A detailed plan will help you stay on budget and on schedule. Typical remodeling projects are broken out into several phases, some of which can be longer or shorter and often overlapping. A good design + build firm will walk you through each phase and have a clear plan for completing each phase, from project feasibility meetings through the final walk through. Discuss work hours, parking, dumpster placement and access to your home. Ensure that proper protection will be in place for the floors and entryways. Discuss how the job site will be left each day. Discuss everything—leaving no stone, brick, or tile unturned.
11. Not Setting a Payment Schedule—Paying a Large Sum Up Front
You probably already guessed it, but this one’s a big one. Make sure the payment schedule is detailed in the contract, beginning with the amount to be paid upfront. (Can’t agree on an amount? Check with your state’s contractors’ licensing board for rules about the maximum deposit a contractor can ask for.) Installment payments that start after the project begins should correspond to completed phases of the project. To ensure work is completed to your satisfaction, leave 10% to be paid once your final punch list items are complete.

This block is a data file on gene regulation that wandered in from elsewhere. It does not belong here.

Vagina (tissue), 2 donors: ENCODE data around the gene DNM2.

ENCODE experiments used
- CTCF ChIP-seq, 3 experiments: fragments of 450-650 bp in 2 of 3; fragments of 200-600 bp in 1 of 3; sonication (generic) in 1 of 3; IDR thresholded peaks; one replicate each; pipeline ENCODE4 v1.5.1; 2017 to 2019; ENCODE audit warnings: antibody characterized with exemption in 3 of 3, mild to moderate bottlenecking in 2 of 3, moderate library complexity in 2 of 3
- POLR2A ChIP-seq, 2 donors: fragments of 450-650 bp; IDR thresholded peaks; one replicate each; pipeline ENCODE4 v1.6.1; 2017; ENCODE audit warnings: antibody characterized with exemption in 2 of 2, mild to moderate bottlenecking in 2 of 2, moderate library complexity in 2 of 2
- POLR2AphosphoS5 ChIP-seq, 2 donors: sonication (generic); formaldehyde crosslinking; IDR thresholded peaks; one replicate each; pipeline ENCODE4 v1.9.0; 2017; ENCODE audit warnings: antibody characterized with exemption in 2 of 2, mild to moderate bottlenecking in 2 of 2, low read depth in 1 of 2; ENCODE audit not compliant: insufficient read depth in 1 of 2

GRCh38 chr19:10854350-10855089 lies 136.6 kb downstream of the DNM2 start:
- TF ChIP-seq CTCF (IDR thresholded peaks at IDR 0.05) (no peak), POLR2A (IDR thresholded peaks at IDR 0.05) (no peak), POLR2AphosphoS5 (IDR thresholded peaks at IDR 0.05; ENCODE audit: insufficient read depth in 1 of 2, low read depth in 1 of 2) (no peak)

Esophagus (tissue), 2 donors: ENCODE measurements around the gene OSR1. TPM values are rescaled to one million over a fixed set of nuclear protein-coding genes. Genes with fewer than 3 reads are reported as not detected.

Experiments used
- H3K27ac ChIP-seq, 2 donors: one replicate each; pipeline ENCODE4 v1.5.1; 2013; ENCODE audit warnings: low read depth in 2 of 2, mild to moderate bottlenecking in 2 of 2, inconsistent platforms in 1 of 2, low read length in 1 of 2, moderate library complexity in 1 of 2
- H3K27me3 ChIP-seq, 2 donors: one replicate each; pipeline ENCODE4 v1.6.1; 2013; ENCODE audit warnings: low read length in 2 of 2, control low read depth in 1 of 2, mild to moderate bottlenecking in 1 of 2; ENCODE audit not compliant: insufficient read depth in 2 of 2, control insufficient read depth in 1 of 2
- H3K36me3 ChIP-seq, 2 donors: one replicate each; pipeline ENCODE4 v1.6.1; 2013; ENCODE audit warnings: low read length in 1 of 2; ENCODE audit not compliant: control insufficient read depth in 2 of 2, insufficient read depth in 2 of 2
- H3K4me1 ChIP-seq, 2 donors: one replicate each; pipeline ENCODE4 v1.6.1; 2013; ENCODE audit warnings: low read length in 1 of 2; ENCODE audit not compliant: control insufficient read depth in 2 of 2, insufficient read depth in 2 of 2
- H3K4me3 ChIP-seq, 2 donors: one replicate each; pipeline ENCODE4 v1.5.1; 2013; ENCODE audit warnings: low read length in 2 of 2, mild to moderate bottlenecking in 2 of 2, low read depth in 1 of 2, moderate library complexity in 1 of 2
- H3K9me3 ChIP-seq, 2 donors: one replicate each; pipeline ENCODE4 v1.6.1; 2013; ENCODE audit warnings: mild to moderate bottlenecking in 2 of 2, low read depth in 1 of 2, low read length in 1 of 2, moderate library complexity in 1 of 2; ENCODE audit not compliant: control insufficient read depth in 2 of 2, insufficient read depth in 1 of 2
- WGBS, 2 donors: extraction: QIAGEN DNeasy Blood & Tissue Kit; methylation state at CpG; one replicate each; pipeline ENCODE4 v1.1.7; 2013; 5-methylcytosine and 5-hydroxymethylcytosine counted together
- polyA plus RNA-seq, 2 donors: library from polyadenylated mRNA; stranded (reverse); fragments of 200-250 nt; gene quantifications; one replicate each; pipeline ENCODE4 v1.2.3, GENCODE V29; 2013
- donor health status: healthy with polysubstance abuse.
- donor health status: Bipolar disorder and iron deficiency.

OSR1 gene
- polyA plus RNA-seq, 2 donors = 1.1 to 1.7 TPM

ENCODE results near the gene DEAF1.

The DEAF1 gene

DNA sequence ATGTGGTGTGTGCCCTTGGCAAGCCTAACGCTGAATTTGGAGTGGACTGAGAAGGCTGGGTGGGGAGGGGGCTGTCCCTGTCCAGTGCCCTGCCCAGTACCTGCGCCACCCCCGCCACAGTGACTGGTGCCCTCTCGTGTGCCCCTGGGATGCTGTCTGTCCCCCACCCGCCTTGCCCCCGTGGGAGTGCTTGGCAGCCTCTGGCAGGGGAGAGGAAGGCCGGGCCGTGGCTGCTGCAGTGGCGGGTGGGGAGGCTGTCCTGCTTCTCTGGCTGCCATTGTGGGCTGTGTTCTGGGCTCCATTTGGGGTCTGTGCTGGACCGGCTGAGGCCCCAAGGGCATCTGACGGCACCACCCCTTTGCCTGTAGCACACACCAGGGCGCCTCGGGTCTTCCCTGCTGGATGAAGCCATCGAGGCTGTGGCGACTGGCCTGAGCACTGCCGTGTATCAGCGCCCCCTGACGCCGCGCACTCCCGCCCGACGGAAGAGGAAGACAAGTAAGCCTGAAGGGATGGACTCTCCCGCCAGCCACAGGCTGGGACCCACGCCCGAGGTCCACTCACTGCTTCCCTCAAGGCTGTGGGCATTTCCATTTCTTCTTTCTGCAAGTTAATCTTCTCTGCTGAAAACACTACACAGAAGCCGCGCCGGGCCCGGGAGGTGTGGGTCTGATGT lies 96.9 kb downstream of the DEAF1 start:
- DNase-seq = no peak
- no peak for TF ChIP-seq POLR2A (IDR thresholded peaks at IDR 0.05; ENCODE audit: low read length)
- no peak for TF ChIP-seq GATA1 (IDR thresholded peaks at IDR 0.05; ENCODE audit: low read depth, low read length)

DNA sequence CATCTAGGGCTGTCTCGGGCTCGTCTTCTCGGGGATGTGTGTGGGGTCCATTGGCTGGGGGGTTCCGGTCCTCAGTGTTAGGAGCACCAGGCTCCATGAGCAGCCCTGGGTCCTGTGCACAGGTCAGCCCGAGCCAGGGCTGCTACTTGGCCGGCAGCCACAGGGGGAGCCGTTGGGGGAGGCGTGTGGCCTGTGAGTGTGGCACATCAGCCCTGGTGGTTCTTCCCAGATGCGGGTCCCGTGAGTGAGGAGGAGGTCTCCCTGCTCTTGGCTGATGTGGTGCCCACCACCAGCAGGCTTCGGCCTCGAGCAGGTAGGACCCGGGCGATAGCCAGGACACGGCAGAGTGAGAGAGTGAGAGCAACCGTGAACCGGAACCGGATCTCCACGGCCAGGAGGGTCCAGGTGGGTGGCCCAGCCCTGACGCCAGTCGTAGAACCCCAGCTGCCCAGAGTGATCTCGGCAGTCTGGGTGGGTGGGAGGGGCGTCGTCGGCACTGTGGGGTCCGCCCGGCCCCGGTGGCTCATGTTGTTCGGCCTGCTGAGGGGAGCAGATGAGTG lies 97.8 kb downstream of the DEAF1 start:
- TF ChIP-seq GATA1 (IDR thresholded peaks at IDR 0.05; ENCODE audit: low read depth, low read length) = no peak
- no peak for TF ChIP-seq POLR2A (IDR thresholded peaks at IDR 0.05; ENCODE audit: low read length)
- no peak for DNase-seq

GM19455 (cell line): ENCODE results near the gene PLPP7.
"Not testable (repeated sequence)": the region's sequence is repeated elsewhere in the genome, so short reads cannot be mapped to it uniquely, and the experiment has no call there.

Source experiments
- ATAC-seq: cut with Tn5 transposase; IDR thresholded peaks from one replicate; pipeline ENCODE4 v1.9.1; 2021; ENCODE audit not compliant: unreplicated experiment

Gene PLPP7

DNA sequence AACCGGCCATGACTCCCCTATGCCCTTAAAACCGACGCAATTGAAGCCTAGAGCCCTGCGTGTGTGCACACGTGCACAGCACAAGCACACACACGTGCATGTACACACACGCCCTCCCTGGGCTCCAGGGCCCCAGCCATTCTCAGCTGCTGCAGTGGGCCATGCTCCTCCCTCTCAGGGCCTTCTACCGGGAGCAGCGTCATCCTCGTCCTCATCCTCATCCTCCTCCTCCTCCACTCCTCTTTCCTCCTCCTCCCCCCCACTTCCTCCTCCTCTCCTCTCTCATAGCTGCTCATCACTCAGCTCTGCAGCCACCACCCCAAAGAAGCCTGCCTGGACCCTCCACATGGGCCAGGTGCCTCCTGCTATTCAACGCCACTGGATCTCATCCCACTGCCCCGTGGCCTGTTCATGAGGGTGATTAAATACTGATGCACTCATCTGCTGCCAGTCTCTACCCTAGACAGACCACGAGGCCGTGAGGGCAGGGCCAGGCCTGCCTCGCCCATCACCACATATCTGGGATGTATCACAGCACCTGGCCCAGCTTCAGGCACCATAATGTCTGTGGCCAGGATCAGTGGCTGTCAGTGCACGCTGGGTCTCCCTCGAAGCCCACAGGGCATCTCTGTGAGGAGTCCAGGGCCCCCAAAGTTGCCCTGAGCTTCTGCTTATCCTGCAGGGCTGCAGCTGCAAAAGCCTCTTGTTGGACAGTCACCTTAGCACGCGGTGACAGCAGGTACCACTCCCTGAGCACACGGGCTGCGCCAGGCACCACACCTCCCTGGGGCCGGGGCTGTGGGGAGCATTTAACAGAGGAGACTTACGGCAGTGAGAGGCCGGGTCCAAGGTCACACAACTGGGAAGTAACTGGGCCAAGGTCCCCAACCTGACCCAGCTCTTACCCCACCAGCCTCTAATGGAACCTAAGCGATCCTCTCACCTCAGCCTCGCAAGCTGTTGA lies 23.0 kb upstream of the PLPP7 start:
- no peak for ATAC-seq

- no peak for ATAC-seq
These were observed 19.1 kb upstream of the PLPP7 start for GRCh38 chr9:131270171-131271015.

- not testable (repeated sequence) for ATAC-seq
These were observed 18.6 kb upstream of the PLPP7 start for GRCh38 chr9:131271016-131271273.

There are many lower cost alternatives that offer a look of luxury without breaking the bank. But there are some things you just can’t scrimp on—like fixtures, and drawer hardware. Before you choose a material, consider the items that will get the most use—and then think of the nuisance level when they fail. Leaky faucets, and faucet handles that don’t regulate water temperature correctly are not worth the money you saved in buying them. Add to that the higher water bills associated with leaks, and you might decide that some high-quality materials are worth the investment.